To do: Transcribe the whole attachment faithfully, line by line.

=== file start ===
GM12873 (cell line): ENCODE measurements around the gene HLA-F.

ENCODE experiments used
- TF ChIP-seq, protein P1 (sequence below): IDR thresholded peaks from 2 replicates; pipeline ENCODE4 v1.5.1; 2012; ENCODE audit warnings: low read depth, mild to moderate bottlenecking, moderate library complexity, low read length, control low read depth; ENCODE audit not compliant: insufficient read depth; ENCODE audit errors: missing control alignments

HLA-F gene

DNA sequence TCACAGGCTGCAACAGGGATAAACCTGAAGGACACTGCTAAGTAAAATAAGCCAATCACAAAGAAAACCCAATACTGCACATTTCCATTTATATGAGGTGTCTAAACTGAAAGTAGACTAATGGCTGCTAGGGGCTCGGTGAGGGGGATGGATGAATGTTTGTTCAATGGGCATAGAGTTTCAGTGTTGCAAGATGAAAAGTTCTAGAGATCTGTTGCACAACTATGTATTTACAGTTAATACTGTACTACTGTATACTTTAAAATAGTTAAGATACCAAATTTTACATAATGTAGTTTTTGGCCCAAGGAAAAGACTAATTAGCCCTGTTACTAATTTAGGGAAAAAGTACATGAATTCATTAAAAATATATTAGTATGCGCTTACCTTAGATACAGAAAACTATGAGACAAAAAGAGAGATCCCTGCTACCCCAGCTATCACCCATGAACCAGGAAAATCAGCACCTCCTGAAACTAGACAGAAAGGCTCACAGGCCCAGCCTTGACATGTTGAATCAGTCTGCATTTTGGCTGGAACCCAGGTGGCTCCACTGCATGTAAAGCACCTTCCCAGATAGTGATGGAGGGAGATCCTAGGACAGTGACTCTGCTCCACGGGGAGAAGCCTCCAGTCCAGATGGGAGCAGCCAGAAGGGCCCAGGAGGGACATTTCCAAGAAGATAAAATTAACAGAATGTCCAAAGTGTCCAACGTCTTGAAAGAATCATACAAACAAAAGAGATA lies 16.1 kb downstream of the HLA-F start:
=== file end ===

GM12873 (cell line): ENCODE measurements around the gene HLA-F.

ENCODE experiments used
- TF ChIP-seq, protein P1 (sequence below): IDR thresholded peaks from 2 replicates; pipeline ENCODE4 v1.5.1; 2012; ENCODE audit warnings: low read depth, mild to moderate bottlenecking, moderate library complexity, low read length, control low read depth; ENCODE audit not compliant: insufficient read depth; ENCODE audit errors: missing control alignments

HLA-F gene

DNA sequence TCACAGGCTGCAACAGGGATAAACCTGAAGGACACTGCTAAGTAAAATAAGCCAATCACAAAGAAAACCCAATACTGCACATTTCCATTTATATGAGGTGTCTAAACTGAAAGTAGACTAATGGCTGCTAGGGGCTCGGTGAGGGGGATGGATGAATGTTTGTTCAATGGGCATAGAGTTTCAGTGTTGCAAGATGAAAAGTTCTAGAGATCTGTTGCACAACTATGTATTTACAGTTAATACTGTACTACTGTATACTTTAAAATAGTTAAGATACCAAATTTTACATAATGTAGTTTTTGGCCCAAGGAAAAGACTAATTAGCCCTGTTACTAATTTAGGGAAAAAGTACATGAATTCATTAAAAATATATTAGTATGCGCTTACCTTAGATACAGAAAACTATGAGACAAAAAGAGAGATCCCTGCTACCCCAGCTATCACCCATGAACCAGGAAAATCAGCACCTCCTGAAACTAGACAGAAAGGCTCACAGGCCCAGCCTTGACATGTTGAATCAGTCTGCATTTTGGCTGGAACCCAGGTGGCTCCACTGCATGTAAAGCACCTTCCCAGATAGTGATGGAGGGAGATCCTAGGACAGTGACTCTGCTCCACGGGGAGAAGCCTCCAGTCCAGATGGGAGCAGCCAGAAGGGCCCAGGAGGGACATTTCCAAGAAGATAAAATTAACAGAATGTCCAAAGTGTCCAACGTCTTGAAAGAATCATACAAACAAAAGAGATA lies 16.1 kb downstream of the HLA-F start: